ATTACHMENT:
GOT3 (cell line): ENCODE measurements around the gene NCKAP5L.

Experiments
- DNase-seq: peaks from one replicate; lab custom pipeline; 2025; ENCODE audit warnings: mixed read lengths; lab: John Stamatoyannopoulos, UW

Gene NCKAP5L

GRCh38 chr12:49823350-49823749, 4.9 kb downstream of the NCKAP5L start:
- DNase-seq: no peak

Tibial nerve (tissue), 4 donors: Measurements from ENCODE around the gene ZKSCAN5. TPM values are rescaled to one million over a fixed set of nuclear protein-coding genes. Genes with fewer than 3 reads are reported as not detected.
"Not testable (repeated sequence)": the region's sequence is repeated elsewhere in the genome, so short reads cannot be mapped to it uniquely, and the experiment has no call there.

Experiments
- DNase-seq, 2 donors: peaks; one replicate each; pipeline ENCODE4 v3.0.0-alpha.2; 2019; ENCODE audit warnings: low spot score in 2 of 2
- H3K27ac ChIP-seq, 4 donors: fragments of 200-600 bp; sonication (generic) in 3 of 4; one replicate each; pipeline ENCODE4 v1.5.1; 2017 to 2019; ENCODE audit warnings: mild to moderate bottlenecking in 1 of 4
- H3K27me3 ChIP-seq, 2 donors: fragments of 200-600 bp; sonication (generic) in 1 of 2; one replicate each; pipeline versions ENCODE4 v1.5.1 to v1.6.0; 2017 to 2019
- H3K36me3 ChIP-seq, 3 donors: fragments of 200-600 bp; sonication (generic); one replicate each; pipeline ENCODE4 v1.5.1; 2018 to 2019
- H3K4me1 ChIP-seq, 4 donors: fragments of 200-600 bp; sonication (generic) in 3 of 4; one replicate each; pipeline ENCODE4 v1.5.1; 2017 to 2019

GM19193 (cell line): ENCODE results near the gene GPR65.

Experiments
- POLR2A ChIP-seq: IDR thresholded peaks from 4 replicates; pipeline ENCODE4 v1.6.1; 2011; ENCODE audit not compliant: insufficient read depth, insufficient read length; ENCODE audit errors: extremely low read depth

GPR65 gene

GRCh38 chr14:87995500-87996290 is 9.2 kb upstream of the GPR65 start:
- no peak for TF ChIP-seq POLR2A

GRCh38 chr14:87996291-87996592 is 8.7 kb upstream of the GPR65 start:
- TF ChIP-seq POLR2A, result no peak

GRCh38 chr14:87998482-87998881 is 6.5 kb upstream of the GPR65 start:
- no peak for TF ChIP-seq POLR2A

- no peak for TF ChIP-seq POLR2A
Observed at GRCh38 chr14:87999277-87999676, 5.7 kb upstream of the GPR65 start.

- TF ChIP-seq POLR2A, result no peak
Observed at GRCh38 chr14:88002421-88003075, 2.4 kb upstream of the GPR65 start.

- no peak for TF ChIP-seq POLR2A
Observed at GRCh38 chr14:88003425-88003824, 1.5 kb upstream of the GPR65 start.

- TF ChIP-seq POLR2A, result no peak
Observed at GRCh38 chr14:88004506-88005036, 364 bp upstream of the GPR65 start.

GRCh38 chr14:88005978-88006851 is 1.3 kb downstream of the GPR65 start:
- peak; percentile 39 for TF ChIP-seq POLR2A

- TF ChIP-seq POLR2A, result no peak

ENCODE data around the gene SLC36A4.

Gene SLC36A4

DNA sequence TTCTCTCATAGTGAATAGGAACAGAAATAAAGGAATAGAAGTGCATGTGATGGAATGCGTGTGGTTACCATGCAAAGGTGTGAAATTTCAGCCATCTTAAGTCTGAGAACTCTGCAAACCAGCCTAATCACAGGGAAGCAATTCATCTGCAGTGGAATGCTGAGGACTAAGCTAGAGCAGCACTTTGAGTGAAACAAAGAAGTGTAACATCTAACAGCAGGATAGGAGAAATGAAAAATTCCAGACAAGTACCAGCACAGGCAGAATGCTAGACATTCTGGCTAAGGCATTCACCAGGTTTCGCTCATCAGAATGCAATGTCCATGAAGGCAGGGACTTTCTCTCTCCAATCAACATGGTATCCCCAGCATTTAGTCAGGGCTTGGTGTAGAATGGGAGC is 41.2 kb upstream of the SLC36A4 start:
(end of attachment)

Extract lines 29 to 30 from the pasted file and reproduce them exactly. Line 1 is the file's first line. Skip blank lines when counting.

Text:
- no peak for TF ChIP-seq POLR2A
Observed at GRCh38 chr14:88003425-88003824, 1.5 kb upstream of the GPR65 start.